Hiatus Tequila is made from 100% blue Weber agave. While some cut corners by harvesting their agave before it’s ripe, we prefer to take our time. Our plants take up to 8 years to fully ripen.
Often mistaken for a cactus, agave is a perennial succulent in the same family as the yucca and Joshua tree. Although more than 200 identified species of agave exist, tequila can be made by just one, the blue agave. By regulation, the agave cultivated for tequila production must be grown in a specific region. Ours is estate-grown in the fertile volcanic soil of the rolling hills outside Tequila. This area is known as Tequila Valley.
Mature agave can grow 10 feet tall and just as wide. Its thick, spiny leaves must be removed to expose the heart of the plant, known as the piña because it resembles a pineapple. This is the part of the plant used to make tequila. We harvest our agave only once it has achieved optimum ripening, at roughly 7 -8 years of age. Harvesting prematurely could lead to bitter or other unwanted flavors in the tequila. We start with quality ingredients so we don’t have to tamper with the final product.
Those who harvest agave for tequila production are known as jimadores. They use virtually the same tools and methods their ancestors relied on for centuries. The work is still done entirely by hand.
Jimadores work long days under the intense Mexican sun. Harvesting agave requires incredible physical endurance and an eye for the signs of ripeness. It’s a craft that also requires delicate precision, from slicing off the fleshy leaves in just the right way to extract the desired flavors from the piña to removing and replanting the baby agaves for propagation without causing stress to the mother plant. Using a primitive tool called a coa, the jimadores harvest only mature plants, those that have achieved peak sugar levels. These skills, passed down from generation to generation, are part of the culture of tequila, which is rooted in the people’s connection to their land.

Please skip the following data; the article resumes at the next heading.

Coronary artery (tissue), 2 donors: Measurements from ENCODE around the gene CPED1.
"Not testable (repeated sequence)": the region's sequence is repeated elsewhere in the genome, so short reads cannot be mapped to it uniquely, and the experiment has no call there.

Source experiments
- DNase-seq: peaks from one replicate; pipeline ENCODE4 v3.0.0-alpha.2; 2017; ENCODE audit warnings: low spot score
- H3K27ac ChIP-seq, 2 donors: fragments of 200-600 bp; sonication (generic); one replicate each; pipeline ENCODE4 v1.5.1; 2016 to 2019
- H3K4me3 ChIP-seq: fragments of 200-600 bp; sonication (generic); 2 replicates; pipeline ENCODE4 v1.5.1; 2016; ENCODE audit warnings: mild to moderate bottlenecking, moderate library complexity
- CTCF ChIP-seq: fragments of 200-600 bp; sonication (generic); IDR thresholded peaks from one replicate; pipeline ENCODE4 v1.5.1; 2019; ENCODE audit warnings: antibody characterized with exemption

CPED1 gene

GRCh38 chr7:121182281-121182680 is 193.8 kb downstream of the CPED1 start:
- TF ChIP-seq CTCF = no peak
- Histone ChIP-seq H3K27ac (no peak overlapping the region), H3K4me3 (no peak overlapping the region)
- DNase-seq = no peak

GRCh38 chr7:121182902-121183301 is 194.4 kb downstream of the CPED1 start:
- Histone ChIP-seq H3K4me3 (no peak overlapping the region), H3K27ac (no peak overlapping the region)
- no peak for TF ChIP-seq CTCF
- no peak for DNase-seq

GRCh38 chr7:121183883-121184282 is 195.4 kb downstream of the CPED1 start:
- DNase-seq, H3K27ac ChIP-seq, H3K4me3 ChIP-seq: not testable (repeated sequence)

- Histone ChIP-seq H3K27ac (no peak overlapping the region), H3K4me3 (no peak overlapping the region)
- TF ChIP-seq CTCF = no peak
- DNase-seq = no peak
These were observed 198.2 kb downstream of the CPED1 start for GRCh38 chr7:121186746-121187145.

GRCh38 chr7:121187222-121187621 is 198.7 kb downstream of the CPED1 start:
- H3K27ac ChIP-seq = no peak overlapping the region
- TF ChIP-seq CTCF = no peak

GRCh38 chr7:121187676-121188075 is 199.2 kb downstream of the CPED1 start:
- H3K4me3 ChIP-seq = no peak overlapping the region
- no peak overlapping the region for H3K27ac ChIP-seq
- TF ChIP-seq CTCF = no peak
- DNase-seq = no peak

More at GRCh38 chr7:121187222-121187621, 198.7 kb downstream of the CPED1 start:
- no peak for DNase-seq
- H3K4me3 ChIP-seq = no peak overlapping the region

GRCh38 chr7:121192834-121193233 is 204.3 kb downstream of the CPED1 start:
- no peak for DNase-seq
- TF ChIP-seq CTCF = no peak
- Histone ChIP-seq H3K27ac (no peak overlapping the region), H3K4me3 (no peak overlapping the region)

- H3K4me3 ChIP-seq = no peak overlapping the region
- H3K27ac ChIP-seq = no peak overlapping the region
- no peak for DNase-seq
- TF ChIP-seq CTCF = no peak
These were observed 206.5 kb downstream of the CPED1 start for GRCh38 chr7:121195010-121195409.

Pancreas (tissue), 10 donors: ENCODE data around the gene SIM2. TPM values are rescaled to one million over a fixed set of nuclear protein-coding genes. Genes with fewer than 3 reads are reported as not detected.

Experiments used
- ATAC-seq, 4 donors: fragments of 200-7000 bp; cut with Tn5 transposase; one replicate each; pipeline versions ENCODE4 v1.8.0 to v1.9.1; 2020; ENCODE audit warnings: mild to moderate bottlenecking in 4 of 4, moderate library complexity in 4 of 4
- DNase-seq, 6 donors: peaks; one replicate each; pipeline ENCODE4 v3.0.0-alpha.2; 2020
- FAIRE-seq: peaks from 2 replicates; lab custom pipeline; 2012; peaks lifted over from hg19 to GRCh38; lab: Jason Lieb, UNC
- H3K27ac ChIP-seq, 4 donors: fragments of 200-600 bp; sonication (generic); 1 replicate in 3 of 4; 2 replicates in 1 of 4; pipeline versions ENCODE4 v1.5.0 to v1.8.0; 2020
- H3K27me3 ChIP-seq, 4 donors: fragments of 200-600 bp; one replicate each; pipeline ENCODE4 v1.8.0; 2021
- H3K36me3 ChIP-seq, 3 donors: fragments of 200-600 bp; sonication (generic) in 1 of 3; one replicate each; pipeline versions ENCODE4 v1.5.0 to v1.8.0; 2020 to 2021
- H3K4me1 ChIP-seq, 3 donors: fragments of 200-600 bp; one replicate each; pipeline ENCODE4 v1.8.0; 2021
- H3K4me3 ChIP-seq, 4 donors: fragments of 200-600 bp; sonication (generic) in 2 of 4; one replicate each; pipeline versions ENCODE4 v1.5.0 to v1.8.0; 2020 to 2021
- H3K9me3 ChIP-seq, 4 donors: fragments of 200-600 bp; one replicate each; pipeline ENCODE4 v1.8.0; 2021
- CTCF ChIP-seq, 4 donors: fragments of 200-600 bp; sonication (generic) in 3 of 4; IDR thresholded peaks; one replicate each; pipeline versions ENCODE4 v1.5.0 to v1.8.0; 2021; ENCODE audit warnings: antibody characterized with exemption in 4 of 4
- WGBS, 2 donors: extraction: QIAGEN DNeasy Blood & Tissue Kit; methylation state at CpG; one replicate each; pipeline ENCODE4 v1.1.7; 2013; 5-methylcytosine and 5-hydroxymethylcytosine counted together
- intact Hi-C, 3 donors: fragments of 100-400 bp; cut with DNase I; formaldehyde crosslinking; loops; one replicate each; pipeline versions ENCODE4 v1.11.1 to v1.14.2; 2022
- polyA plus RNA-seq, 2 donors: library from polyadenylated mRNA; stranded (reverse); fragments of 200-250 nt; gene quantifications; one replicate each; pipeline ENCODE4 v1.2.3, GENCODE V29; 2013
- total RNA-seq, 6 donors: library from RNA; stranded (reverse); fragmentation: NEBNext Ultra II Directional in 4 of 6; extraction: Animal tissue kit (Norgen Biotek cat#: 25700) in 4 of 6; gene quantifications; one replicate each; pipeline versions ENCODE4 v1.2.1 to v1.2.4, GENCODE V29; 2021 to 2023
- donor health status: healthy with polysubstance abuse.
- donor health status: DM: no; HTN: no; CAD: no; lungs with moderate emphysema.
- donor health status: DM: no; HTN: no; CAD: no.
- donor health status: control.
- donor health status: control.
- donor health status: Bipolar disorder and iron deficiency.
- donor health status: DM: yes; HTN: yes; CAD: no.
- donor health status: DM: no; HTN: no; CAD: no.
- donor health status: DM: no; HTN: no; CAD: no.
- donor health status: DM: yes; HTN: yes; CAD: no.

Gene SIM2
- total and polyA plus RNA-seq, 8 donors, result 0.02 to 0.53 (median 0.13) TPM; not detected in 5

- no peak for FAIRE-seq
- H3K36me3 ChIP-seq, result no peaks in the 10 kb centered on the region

After harvesting the agave they are hand loaded on to trucks for their final journey to the distillery.
Weighing and Sampling
Upon arrival to the distillery the agave laden truck is weighed and random samples are collected from various agave for inspection. The samples are taken to the lab to test for any possible disease, sugar content, and ripeness.
Once the agave have been given the final approval the truck proceeds to the receiving area where the agave are removed and stacked in front of the ovens.
Automated cooking methods have become commonplace in tequila. We prefer to use traditional stone ovens to gently steam-roast our piñas.
The agave is stacked by hand in the ovens, which are the size of small rooms, then baked for 36-40 hours under constant steam pressure. It stays there for an another 6-8 hours, without steam, before the oven doors are opened and the browned, caramelized piñas are cooled. The cooking process converts the plant’s complex sugars into simpler, fermentable sugars. Overcooking to compensate for underripe agave can lead to unwanted charred flavors, requiring additional distillations to rectify the problem. We start with fully ripened agave and bake it slowly and evenly to give us rich, robust flavors.